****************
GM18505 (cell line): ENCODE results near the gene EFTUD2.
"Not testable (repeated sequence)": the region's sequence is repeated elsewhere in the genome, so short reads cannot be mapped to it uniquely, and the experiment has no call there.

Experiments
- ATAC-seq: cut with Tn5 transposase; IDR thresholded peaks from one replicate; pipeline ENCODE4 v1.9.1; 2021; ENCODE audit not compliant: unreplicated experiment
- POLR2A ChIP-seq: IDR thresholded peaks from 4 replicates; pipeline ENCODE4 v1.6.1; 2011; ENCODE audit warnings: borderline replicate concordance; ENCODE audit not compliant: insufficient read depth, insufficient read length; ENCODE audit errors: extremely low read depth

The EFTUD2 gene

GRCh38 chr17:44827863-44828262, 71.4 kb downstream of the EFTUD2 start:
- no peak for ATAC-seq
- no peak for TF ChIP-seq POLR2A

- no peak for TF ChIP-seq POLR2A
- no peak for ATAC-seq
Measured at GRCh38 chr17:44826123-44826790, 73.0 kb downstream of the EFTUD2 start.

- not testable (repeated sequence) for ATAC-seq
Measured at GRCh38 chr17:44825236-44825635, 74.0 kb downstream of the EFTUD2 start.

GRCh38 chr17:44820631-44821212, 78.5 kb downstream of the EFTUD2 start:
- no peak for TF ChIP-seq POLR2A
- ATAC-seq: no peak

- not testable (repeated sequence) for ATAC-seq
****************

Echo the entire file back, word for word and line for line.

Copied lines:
GM18505 (cell line): ENCODE results near the gene EFTUD2.
"Not testable (repeated sequence)": the region's sequence is repeated elsewhere in the genome, so short reads cannot be mapped to it uniquely, and the experiment has no call there.

Experiments
- ATAC-seq: cut with Tn5 transposase; IDR thresholded peaks from one replicate; pipeline ENCODE4 v1.9.1; 2021; ENCODE audit not compliant: unreplicated experiment
- POLR2A ChIP-seq: IDR thresholded peaks from 4 replicates; pipeline ENCODE4 v1.6.1; 2011; ENCODE audit warnings: borderline replicate concordance; ENCODE audit not compliant: insufficient read depth, insufficient read length; ENCODE audit errors: extremely low read depth

The EFTUD2 gene

GRCh38 chr17:44827863-44828262, 71.4 kb downstream of the EFTUD2 start:
- no peak for ATAC-seq
- no peak for TF ChIP-seq POLR2A

- no peak for TF ChIP-seq POLR2A
- no peak for ATAC-seq
Measured at GRCh38 chr17:44826123-44826790, 73.0 kb downstream of the EFTUD2 start.

- not testable (repeated sequence) for ATAC-seq
Measured at GRCh38 chr17:44825236-44825635, 74.0 kb downstream of the EFTUD2 start.

GRCh38 chr17:44820631-44821212, 78.5 kb downstream of the EFTUD2 start:
- no peak for TF ChIP-seq POLR2A
- ATAC-seq: no peak

- not testable (repeated sequence) for ATAC-seq